History of Palmer Station
United States has long been involved in exploration, research of Antarctic Peninsula
Posted May 21, 2010
Palmer Station sits on Anvers Island, the largest and southernmost island of the Palmer Archipelago. The station was named for Nathaniel Palmer, who sailed his ship the Hero from South Georgia to the Antarctic Peninsula in search of new sealing grounds. However, he never visited Anvers Island.
Capt. John Biscoe discovered the island, though he believed he had found mainland Antarctica and claimed it for Great Britain in 1832. In 1955, the British founded Base N — a tiny, one-room structure located directly across Arthur Harbor from Palmer Station. The base was operated from 1955 through 1958.
The United States first became interested in the Antarctic Peninsula in 1928 when the American Geographical Society sponsored several exploratory flights from Deception Island. Several U.S. expeditions to the peninsula were conducted between 1928 and 1948. In 1962, the United States began serious consideration of a permanent research station in the peninsula area.
Site selection included a wide variety of criteria: a biologically rich environment; an abundant fresh-water supply; an ice-free area for buildings; easy ship access; and potential access by heavy aircraft. Thirty-three sites were surveyed, and Anvers Island was selected as the closest to meeting all these critical requirements.
By the spring of 1963, Arthur Harbor had been selected as the site of the first U.S. station on the peninsula. The survey team also recommended that a 125-foot ship be constructed to conduct biological work in the region, as well as to supply the station with personnel and provisions.
Construction of Palmer Station began in 1964, and it opened in February 1965 as the only U.S. Antarctic station north of the Antarctic Circle. The old British Base N, just a few feet away, was later made into a laboratory annex.
After two successful winter seasons, plans were considered for the construction of a larger station to be located on Gamage Point, site of the current station. Also, the National Science Foundation went ahead with plans to construct a new research vessel.
U.S. Navy Seabees, which oversaw most of the logistics for the USAP in those days, began construction in January 1967. Work continued for four years, and in March 1970, the new Palmer Station opened its doors to science personnel.
The station’s counterpart on the water, the research vessel Hero, arrived at Palmer Station on Christmas day in 1968. She ranged the peninsula trawling for biological specimens, and enjoyed a productive and colorful tour before she was retired in 1985.
The original Palmer Station, or Old Palmer, is located across the harbor at a site called Norsel Point. In 2004, with the retreat of the Marr Ice Piedmont, it was discovered that Norsel Point was on an island separate from Anvers. The “new” island was named Amsler after U.S. Antarctic Program biologists Chuck and Maggie Amsler. All structures and debris from the old station were removed. Today, only flattened areas from the building foundations remain to show where the old site was located.
The Bio Lab Building and GWR (Garage/Warehouse/Recreation) building are the primary facilities for Palmer. These buildings are spaced wide enough apart to provide firebreaks, and both buildings are equipped with generators that can operate independently should there be a loss of either building to fire.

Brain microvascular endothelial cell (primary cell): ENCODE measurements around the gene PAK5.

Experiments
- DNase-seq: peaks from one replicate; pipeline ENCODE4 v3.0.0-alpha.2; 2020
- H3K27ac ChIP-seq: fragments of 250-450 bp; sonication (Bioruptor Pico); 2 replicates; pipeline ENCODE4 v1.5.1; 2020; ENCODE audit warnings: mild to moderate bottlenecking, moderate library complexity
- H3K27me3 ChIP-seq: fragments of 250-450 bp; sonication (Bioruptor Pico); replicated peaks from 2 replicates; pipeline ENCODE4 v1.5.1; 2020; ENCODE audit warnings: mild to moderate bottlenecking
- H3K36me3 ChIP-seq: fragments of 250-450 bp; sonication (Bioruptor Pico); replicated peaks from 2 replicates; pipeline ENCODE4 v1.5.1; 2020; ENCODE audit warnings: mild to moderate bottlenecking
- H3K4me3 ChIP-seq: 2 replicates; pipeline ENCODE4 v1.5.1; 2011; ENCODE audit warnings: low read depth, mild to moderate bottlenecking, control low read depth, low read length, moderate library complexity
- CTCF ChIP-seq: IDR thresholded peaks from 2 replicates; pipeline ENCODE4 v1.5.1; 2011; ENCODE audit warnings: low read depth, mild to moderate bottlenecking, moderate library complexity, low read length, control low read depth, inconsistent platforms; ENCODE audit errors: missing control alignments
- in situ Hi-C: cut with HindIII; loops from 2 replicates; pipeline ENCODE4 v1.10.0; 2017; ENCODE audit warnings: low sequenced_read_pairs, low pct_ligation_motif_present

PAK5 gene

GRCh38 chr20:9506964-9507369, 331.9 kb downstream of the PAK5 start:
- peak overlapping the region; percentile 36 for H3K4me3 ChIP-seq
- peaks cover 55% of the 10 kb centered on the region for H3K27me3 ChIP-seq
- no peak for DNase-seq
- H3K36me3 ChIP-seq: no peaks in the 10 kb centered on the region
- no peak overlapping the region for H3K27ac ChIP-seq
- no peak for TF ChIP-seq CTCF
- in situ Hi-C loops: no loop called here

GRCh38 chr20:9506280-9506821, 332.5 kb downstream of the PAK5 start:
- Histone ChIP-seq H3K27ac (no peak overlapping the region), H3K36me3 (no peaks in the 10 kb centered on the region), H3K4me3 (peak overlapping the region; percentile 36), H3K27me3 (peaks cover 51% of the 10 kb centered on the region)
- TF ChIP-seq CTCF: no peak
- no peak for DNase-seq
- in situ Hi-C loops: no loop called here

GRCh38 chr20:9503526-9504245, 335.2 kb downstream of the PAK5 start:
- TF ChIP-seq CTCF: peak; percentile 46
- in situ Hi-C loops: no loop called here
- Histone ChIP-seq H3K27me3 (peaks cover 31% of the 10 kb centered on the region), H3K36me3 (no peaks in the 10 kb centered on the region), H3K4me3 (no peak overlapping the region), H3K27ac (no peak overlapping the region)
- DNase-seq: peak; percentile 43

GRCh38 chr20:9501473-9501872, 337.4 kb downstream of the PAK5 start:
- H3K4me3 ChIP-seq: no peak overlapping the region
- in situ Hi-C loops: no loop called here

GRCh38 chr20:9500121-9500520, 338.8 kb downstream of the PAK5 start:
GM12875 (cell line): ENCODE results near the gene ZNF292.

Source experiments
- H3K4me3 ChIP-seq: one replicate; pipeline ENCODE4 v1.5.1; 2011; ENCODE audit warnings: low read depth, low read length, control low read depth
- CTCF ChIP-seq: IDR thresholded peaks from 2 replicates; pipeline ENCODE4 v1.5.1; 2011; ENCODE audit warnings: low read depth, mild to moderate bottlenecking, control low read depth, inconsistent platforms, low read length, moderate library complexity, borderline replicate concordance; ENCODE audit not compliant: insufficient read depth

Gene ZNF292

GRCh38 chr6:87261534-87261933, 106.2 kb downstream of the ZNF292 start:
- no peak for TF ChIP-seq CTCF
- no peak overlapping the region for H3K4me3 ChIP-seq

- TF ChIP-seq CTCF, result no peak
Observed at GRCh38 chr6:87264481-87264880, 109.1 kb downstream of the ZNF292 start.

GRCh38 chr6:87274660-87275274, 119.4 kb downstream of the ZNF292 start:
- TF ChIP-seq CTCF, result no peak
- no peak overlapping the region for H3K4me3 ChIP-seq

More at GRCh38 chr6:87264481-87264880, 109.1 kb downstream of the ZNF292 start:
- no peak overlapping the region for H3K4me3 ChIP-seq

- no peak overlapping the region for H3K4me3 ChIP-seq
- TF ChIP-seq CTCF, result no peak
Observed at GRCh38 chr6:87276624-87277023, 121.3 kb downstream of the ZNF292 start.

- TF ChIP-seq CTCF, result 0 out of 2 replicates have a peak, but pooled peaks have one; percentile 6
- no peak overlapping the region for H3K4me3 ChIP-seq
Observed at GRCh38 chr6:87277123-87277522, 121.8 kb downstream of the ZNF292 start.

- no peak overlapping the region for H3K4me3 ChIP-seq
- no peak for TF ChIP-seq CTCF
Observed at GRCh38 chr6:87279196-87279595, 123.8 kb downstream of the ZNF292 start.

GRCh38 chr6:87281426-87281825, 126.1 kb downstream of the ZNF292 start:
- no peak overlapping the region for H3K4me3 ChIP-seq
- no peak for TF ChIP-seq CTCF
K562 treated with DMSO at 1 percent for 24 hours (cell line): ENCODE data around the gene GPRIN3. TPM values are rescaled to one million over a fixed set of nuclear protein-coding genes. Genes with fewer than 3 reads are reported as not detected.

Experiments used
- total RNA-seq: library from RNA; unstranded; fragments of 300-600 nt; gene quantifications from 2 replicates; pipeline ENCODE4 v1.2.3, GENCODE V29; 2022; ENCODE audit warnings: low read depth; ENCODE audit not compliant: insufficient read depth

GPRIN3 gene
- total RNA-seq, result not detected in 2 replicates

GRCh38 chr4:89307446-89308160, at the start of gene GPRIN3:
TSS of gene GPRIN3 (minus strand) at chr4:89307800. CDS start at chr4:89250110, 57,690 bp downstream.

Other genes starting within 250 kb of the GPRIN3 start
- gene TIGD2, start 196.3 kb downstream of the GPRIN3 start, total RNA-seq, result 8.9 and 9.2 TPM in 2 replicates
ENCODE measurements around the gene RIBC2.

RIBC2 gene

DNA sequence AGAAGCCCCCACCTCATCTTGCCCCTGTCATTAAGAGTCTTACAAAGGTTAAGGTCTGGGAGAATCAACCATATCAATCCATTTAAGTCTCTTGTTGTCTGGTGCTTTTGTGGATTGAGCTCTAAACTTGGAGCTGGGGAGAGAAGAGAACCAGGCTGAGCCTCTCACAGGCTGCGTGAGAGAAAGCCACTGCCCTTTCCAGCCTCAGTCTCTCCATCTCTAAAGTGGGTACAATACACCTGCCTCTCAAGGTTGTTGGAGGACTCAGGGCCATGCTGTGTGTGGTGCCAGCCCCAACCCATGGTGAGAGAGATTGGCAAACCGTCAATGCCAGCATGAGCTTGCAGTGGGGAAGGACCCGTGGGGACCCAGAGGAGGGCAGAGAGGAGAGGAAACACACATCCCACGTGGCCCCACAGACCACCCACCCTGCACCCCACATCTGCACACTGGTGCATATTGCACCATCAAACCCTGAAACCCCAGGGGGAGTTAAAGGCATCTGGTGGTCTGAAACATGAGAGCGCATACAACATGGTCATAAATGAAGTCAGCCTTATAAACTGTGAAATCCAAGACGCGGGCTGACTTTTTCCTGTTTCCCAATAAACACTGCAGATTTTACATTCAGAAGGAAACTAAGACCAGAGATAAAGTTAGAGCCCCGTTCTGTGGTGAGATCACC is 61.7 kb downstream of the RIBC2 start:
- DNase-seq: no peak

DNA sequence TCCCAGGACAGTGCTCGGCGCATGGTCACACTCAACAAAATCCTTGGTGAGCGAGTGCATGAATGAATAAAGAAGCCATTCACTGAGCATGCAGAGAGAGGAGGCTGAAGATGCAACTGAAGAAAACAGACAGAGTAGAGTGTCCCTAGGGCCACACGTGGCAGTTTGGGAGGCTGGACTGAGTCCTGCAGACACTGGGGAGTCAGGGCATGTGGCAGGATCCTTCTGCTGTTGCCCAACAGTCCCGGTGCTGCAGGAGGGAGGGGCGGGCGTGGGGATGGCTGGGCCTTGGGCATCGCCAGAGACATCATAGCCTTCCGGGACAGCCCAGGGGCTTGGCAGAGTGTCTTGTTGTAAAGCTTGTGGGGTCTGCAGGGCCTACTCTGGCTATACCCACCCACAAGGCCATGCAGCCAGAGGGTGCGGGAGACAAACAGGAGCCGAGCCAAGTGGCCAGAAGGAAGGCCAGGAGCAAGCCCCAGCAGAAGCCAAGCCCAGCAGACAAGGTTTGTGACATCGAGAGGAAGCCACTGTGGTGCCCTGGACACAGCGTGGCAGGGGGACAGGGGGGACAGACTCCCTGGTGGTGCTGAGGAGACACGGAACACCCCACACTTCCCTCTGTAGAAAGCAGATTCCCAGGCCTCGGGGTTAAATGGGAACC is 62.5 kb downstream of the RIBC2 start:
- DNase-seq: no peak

A reverse-osmosis water system takes in water from Arthur Harbor to make drinking water. Kitchen and human waste are ground up and deposited in a high dispersal area in Arthur harbor. Numerous studies conducted at McMurdo Station by U.S. researchers have shown that this has an innocuous impact on the environment.
Adapted from the Palmer Station website.
Description of place names mentioned above as listed in the “Geographic Place Names of the Antarctic,” second edition, United States Board on Geographic Names, 1995.
Anvers Island: High mountainous island, 38 miles long, which is the largest feature of the Palmer Archipelago, lying at the southwest end of the group. Named in 1898 during the Belgian Antarctic Expedition under Lt. Adrian Gerlache. Named after the province of Anvers, Belgium.
Arthur Harbor: Small harbor entered between Bonaparte and Norsel points. Roughly charted by the French Antarctic Expedition of 1903-05. Surveyed by the Falkland Island Dependency Survey in 1955 and named by the UK Antarctic Place Names Committee in 1956 after Oswald Arthur, then governor of the Falklands Islands.
Gamage Point: The rock point marking the north side of the entrance to Hero Inlet. Palmer Station is located on the point. Named after the Harvey Gamage Shipyard of South Bristol, Maine, which built the research vessel Hero.
Marr Ice Piedmont: Large ice piedmont (coastal glacier) covering northwest half of Anvers Island. Likely first seen by a German expedition in 1873-74. Roughly surveyed by the French Antarctic Expeditions of 1903-05 and 1908-10. Named by the British for James W.S. Marr, a marine biologist with a long and distinguished Antarctic career. He was the first commander of the Falkland Islands Dependency Survey 1943-45 and base commander at nearby Port Lockroy. Marr also was a member of Douglas Mawson’s British-Australian-New Zealand Antarctic Expedition 1929-31 and Shackleton’s last expedition of 1921-22, which continued on after Shackleton’s death on South Georgia.
Norsel Point: Rocky point on the northwest side of Arthur Harbor. Surveyed by the Falkland Island Dependency Survey (FIDS) in 1955. Named after the Norwegian sealing vessel Norsel, which was chartered by the FIDS to establish a base on the point during the 1954-55 summer season near the location of Old Palmer Station.
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